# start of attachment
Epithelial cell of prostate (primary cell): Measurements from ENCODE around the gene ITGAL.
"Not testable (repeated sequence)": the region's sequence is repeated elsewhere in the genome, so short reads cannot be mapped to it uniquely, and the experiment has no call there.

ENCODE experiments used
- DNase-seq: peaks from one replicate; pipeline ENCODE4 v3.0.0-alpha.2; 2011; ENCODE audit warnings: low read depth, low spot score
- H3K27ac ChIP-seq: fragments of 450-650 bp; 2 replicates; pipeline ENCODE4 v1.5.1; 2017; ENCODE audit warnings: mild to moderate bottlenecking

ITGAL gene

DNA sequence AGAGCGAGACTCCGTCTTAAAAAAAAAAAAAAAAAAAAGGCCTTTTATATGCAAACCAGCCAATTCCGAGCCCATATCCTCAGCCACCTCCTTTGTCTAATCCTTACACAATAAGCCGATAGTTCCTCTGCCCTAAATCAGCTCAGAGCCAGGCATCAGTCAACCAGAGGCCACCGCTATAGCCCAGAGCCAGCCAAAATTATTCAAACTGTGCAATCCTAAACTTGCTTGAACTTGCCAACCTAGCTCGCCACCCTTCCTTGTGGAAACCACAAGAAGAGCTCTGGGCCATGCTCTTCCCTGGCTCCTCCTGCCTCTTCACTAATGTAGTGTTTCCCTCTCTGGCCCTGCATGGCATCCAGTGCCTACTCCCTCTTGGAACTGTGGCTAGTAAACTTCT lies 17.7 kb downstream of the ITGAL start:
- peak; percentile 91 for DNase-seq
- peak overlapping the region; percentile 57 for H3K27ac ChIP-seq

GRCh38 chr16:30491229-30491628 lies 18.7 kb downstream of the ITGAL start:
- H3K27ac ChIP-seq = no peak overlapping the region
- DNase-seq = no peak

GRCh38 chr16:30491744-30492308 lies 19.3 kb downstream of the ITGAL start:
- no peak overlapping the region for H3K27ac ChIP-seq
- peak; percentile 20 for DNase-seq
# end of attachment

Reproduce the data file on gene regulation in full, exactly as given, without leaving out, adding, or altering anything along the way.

Epithelial cell of prostate (primary cell): Measurements from ENCODE around the gene ITGAL.
"Not testable (repeated sequence)": the region's sequence is repeated elsewhere in the genome, so short reads cannot be mapped to it uniquely, and the experiment has no call there.

ENCODE experiments used
- DNase-seq: peaks from one replicate; pipeline ENCODE4 v3.0.0-alpha.2; 2011; ENCODE audit warnings: low read depth, low spot score
- H3K27ac ChIP-seq: fragments of 450-650 bp; 2 replicates; pipeline ENCODE4 v1.5.1; 2017; ENCODE audit warnings: mild to moderate bottlenecking

ITGAL gene

DNA sequence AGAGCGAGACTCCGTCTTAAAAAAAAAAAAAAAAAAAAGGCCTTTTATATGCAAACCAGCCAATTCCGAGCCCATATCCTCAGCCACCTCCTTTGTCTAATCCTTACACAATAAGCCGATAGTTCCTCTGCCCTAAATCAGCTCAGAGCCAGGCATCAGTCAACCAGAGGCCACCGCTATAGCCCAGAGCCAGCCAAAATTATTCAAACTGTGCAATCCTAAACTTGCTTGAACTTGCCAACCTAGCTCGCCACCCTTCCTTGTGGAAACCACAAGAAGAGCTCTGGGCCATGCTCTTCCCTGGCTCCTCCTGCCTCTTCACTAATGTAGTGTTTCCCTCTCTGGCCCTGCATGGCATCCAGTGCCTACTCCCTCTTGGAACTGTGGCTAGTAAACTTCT lies 17.7 kb downstream of the ITGAL start:
- peak; percentile 91 for DNase-seq
- peak overlapping the region; percentile 57 for H3K27ac ChIP-seq

GRCh38 chr16:30491229-30491628 lies 18.7 kb downstream of the ITGAL start:
- H3K27ac ChIP-seq = no peak overlapping the region
- DNase-seq = no peak

GRCh38 chr16:30491744-30492308 lies 19.3 kb downstream of the ITGAL start:
- no peak overlapping the region for H3K27ac ChIP-seq
- peak; percentile 20 for DNase-seq